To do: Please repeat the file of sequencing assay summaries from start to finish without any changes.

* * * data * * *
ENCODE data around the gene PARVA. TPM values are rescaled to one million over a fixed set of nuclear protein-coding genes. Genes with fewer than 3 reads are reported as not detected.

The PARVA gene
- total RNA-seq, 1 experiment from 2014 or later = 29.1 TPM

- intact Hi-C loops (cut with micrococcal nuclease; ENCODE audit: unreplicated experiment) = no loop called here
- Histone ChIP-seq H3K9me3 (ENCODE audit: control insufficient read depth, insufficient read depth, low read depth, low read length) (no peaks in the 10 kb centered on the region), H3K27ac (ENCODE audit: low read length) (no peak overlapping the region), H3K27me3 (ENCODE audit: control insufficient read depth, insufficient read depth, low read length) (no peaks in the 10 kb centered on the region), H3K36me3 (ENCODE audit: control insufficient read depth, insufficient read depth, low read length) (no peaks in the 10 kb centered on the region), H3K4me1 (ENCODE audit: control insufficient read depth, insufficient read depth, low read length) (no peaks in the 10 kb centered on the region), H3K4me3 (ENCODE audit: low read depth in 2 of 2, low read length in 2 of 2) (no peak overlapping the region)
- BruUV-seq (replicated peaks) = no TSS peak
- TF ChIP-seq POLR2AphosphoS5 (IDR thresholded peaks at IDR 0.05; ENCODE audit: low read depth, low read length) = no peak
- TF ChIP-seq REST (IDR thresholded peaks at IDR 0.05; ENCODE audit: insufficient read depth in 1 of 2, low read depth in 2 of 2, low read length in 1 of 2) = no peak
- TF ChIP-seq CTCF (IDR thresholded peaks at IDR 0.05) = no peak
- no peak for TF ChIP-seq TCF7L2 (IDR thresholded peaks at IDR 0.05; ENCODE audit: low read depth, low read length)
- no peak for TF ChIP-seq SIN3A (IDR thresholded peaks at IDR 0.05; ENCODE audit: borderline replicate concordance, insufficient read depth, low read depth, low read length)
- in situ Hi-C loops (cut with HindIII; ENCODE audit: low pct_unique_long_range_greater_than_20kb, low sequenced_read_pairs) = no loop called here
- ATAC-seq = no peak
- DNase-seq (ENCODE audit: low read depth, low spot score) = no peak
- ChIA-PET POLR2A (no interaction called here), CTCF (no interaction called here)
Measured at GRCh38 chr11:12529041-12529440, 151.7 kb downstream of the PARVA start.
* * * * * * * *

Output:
ENCODE data around the gene PARVA. TPM values are rescaled to one million over a fixed set of nuclear protein-coding genes. Genes with fewer than 3 reads are reported as not detected.

The PARVA gene
- total RNA-seq, 1 experiment from 2014 or later = 29.1 TPM

- intact Hi-C loops (cut with micrococcal nuclease; ENCODE audit: unreplicated experiment) = no loop called here
- Histone ChIP-seq H3K9me3 (ENCODE audit: control insufficient read depth, insufficient read depth, low read depth, low read length) (no peaks in the 10 kb centered on the region), H3K27ac (ENCODE audit: low read length) (no peak overlapping the region), H3K27me3 (ENCODE audit: control insufficient read depth, insufficient read depth, low read length) (no peaks in the 10 kb centered on the region), H3K36me3 (ENCODE audit: control insufficient read depth, insufficient read depth, low read length) (no peaks in the 10 kb centered on the region), H3K4me1 (ENCODE audit: control insufficient read depth, insufficient read depth, low read length) (no peaks in the 10 kb centered on the region), H3K4me3 (ENCODE audit: low read depth in 2 of 2, low read length in 2 of 2) (no peak overlapping the region)
- BruUV-seq (replicated peaks) = no TSS peak
- TF ChIP-seq POLR2AphosphoS5 (IDR thresholded peaks at IDR 0.05; ENCODE audit: low read depth, low read length) = no peak
- TF ChIP-seq REST (IDR thresholded peaks at IDR 0.05; ENCODE audit: insufficient read depth in 1 of 2, low read depth in 2 of 2, low read length in 1 of 2) = no peak
- TF ChIP-seq CTCF (IDR thresholded peaks at IDR 0.05) = no peak
- no peak for TF ChIP-seq TCF7L2 (IDR thresholded peaks at IDR 0.05; ENCODE audit: low read depth, low read length)
- no peak for TF ChIP-seq SIN3A (IDR thresholded peaks at IDR 0.05; ENCODE audit: borderline replicate concordance, insufficient read depth, low read depth, low read length)
- in situ Hi-C loops (cut with HindIII; ENCODE audit: low pct_unique_long_range_greater_than_20kb, low sequenced_read_pairs) = no loop called here
- ATAC-seq = no peak
- DNase-seq (ENCODE audit: low read depth, low spot score) = no peak
- ChIA-PET POLR2A (no interaction called here), CTCF (no interaction called here)
Measured at GRCh38 chr11:12529041-12529440, 151.7 kb downstream of the PARVA start.